“Two of the very youngest newsboys I could find in New Orleans. Seven and nine years old. Such little fellows are rare, Nov. 1913. Lewis Hine.”
So read the caption that accompanied this image taken by the famed Wisconsin-born photographer and social reformer Lewis Hine.
Little did these little boys know that they were part of a nationwide effort to eliminate abusive child labor practices in the United States. During Hine’s 1913 visit to Louisiana, he found these two young boys selling newspapers, in violation of child labor laws, on the streets of New Orleans. Working for the National Child Labor Committee, or NCLS, this image was just one of thousands Hine took across the United States between 1908 and 1918 to document child labor in America. During his travels, Hine found small children working in factories, glassworks, textile mills, coalmines, cigar factories, cotton fields, along city streets, and in the oyster and shrimp canneries along the Mississippi and Louisiana Gulf Coast. He found textile mills to be the worst offenders of child labor laws, followed by the tobacco industry and newsboy and messenger services.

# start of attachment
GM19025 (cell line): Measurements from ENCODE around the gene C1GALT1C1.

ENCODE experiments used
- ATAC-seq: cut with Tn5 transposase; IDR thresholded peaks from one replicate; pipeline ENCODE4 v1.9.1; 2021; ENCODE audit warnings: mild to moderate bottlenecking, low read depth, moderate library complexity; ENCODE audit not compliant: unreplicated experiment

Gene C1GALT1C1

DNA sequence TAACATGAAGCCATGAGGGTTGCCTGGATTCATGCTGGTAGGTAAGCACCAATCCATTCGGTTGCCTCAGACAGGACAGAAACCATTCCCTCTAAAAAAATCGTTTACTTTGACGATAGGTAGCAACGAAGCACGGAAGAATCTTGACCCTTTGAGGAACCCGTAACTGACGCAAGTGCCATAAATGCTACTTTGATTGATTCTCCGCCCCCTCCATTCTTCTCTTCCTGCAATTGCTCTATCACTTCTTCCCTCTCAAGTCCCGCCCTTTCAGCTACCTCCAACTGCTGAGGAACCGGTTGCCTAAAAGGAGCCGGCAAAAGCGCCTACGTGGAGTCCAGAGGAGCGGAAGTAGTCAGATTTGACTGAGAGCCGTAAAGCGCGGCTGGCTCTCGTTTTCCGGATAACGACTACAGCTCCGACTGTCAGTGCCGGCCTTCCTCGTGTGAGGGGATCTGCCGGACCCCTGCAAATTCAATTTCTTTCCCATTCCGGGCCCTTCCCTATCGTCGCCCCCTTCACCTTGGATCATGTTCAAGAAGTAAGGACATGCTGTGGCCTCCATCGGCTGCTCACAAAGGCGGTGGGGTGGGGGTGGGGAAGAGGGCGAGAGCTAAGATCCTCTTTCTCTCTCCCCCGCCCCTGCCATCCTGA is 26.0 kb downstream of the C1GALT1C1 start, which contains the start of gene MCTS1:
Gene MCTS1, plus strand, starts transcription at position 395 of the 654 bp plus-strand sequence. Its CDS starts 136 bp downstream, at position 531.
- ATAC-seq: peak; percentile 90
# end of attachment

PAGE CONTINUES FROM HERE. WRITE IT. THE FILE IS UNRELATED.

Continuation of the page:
In 1914, Hine complimented Louisiana’s enforcement of child labor laws in an article he wrote for the NCLC. He visited sawmills and sugar and rice plantations, but found few age violations. New Orleans, he wrote, was better regulated than most other American cities. But there remained at least one significant flaw in the city’s record. Young messenger boys 12 to 14 years old were often called into Storyville, the city’s red-light district, to deliver messages and drugs to prostitutes and pimps.
Hine, known in earlier years for his soulful photographs of immigrants arriving at Ellis Island, left the NCLC in 1918 and joined the American Red Cross to photograph the destruction in post-World War I Europe. In 1932 he documented the construction of the Empire State Building for his book “Men at Work.”